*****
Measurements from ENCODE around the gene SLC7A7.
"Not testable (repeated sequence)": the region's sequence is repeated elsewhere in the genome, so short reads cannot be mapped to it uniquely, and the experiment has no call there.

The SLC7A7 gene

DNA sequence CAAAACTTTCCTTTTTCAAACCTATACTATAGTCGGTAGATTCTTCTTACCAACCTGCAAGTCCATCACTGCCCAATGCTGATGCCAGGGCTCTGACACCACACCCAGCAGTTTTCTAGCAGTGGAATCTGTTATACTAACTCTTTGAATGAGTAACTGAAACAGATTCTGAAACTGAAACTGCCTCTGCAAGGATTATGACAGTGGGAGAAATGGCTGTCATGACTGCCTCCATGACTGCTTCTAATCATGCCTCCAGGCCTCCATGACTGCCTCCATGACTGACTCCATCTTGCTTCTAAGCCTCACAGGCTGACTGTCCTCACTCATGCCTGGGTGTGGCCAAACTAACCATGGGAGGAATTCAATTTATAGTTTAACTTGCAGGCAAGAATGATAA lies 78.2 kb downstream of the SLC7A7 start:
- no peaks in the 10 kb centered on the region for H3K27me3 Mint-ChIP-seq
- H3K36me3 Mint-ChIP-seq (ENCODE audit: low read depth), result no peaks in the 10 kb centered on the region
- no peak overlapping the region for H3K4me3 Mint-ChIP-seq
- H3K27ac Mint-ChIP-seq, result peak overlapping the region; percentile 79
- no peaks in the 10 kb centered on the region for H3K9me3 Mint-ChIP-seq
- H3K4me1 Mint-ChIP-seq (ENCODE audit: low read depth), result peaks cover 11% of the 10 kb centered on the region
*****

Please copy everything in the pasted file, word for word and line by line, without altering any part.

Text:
Measurements from ENCODE around the gene SLC7A7.
"Not testable (repeated sequence)": the region's sequence is repeated elsewhere in the genome, so short reads cannot be mapped to it uniquely, and the experiment has no call there.

The SLC7A7 gene

DNA sequence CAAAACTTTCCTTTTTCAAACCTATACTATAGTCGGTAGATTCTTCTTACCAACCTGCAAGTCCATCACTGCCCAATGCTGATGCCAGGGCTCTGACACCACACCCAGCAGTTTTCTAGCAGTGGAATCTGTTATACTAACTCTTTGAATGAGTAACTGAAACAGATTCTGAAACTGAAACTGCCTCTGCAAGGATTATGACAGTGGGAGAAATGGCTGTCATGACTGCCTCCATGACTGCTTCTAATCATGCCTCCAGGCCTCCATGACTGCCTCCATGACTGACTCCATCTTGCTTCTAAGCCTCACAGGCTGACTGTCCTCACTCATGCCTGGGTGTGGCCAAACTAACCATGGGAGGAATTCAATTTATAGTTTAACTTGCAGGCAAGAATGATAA lies 78.2 kb downstream of the SLC7A7 start:
- no peaks in the 10 kb centered on the region for H3K27me3 Mint-ChIP-seq
- H3K36me3 Mint-ChIP-seq (ENCODE audit: low read depth), result no peaks in the 10 kb centered on the region
- no peak overlapping the region for H3K4me3 Mint-ChIP-seq
- H3K27ac Mint-ChIP-seq, result peak overlapping the region; percentile 79
- no peaks in the 10 kb centered on the region for H3K9me3 Mint-ChIP-seq
- H3K4me1 Mint-ChIP-seq (ENCODE audit: low read depth), result peaks cover 11% of the 10 kb centered on the region